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In Pursuit of an Affordable Tablet for the Blind

19 January 2016

From MIT Technology Review:

An inexpensive, full-page Braille tablet could make topics like science and math more easily accessible to the blind, according to a team of researchers who have built a prototype device.

The device, which is under development at the University of Michigan, uses liquid or air to fill tiny bubbles, which then pop up and create the blocks of raised dots that make up Braille. Each bubble has what is essentially a logic gate that opens or remains closed to control the flow of liquid after each command.

. . . .

Existing refreshable Braille displays tend to max out at one line of text and cost several thousand dollars. They use plastic pins pushed up and down by a motor. The Michigan team found it impossible to pack the pins in densely enough to create a reasonably sized full-page display, and as a result started from scratch with the microfluidic option. The switch could help them make the final product tablet-sized instead of laptop-sized, like existing refreshable displays.

. . . .

“My observation is that, currently, even many of us who read Braille well find reading it with single-line Braille displays slower and more tiring than using text-to-speech or audio materials,” says Chris Danielsen, a spokesperson for the National Federation of the Blind. “I think this would dramatically change with a larger display, especially one at a reasonable price point.”

. . . .

“Anything where you want to be able to see stuff written down, like coding or music or even just mathematics, you really have to work in Braille,” says O’Modhrain, who is visually impaired. “That just means for a lot of people these things are not accessible or not available.”

Link to the rest at MIT Technology Review

 

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6 Comments to “In Pursuit of an Affordable Tablet for the Blind”

  1. Two problems with this idea:

    One, the tech is years and years away from going to market.

    Two, there’s no way in hell this will be “inexpensive”. There are less than a million and a half legally blind people in the US, and only 10% either know Braille or are learning it. So unless you can find another use for the panel that is going to go into the tablet, and thus reduce the manufacturing cost, we’re still looking at a retail price of thousands of dollars.

    Or did I miss something in my pessimism?

    • Another potential problem: The elderly blind people I’ve known have lost sensitivity in their fingertips as they’ve aged.

  2. Another major hurdle is that websites are made for the sighted, with little to no thought of some alternate way of ‘reading’ it.

    It wouldn’t be all that hard to rig a device to read off the titles in it and then read to book to someone — but navigating a random website (with pop up/under/over ads!) can be a nightmare.

    As far as their bubble/pin board? sounds interesting for those that can read Braille, but I have a feeling the ‘pins’ won’t ‘wear/last’ very long in the real world.

    • Actually, all, or most, Microsoft software, including IE, is designed to be compatible with JAWS, a screen reading application that makes screens audible for blind and visually impaired computer users and other companies have adopted JAWS compatibility.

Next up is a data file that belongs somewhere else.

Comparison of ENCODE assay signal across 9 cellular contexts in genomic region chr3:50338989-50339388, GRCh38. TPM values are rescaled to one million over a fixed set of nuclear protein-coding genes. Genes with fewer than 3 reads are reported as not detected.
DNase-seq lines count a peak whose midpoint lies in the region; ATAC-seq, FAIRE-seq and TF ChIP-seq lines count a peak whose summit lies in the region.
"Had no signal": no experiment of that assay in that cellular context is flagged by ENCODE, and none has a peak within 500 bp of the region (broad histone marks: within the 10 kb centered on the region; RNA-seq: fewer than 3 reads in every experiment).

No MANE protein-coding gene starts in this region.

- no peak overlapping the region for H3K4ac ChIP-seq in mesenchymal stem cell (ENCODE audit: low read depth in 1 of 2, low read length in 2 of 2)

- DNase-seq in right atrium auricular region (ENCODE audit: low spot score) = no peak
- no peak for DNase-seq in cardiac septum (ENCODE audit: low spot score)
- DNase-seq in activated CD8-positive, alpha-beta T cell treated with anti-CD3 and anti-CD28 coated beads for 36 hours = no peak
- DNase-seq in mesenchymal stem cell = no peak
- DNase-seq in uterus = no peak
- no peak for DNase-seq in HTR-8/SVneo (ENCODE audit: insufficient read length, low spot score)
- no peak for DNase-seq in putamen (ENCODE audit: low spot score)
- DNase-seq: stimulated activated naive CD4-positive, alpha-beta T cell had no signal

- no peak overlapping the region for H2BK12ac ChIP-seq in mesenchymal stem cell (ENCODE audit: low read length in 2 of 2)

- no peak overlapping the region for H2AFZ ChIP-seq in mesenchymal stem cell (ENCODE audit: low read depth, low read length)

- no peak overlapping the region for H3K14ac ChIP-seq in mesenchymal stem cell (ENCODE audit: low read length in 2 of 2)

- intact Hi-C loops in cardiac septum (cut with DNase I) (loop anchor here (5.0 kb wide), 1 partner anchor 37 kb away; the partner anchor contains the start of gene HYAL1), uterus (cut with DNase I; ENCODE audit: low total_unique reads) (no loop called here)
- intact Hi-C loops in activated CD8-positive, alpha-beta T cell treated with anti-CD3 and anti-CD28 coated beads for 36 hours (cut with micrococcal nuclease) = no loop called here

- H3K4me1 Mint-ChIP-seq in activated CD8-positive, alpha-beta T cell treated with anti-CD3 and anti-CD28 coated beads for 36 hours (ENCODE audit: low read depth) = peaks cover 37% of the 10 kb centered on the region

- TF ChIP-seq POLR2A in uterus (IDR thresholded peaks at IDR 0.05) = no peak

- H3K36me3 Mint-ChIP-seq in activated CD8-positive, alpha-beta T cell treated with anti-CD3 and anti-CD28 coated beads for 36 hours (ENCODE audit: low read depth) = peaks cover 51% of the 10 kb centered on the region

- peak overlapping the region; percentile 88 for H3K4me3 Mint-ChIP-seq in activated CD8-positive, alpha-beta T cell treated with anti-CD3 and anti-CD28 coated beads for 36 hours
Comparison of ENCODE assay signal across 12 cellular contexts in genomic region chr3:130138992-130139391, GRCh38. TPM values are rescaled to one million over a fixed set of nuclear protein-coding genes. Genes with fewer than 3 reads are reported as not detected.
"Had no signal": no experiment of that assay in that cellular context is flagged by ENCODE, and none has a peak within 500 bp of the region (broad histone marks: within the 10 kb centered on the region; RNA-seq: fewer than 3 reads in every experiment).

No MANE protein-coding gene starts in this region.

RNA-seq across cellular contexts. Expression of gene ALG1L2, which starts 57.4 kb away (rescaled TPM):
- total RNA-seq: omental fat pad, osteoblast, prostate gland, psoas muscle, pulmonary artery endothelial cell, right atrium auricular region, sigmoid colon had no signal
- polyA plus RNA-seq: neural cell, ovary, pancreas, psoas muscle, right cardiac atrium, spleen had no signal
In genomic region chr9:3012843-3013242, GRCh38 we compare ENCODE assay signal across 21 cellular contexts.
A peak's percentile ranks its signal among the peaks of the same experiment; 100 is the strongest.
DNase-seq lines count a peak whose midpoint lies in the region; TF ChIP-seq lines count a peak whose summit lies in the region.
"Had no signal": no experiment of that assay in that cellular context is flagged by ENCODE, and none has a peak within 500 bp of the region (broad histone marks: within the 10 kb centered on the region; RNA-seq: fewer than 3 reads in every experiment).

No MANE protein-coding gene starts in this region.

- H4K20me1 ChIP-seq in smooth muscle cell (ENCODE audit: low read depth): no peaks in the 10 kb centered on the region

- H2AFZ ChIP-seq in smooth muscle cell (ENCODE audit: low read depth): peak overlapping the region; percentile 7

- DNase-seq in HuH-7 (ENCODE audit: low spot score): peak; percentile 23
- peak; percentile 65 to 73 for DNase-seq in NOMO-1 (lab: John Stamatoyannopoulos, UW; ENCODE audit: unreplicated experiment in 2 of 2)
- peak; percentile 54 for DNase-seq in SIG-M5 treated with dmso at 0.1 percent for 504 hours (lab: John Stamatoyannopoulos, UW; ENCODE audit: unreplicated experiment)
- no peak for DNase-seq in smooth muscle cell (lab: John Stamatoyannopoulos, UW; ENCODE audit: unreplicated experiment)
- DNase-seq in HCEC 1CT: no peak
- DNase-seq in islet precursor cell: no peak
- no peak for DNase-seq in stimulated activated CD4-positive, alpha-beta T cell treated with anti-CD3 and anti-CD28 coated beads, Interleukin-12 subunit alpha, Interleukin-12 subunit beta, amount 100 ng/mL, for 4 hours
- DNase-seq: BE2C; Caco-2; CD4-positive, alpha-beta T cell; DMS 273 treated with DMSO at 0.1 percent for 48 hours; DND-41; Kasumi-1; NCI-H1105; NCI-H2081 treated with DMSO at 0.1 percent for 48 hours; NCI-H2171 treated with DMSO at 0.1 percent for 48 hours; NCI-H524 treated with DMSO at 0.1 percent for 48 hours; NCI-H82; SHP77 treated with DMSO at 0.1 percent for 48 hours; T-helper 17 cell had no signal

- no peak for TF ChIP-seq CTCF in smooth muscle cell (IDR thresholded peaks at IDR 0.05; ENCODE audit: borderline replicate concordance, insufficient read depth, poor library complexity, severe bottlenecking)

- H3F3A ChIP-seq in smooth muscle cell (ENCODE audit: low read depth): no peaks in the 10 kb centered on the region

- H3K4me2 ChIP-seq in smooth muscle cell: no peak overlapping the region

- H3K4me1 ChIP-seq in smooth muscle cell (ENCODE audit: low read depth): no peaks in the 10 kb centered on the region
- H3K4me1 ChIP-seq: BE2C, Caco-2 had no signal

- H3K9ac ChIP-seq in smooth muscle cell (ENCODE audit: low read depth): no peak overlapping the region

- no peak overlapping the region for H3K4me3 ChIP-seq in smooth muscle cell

When I was designing applications I had several blind customers who were eager for applications ready for JAWS. We tried to help. The company I was working for decided to make all their Windows applications JAWS compatible. The company was large with several hundred applications on the market, so it was a big commitment, although making an application JAWS compatible is mostly time-consuming rather than difficult.

      I haven’t been involved with that side of development for several years, but I think JAWS is still going strong.

  3. I am blind, and honestly, I find that using my iPad is a lot easier.
    I was never really a big fan of jaws, stupidly expensive and extremely temperamental.

  4. There are many different kinds of not being able to see. A friend is legally blind and can do anything, including hiking the mountains, rappelling, cooking, grocery shopping, play music, dance, raise dogs, write, paint, everything except drive. Others of our friends can see light and shadow. Others not. Some were born this way. Some had an accident or an illness.

    I know it is not the same as the person being able to read, but we read for the blind– other people’s work, as well as license [for free] our own works to be read by other voices, and used in full audio for those who cannot see well enough to read, or read at length. I would urge those who would like to do so also, to call your local ‘readers for the blind’ [called many things depending on where]… they always need volunteers to read magazines, current events, books, and more.

    I hope someday, there will be an elegant screen one wears like wrap sunglasses and will project text onto the back of the retina which will fire it in such a way that a person will read from another part of the eye that has not yet been discovered. But will be. Like mirrors placed at angles to one another, that could see around corners, only based on neuro firingsand parts perhaps of eye not normally used for primary sight, but if enhanced might be able to see dark shapes of letters for instance. Im not smart enough to know or say, I just hope for those who wish, that they can have more of what they wish.

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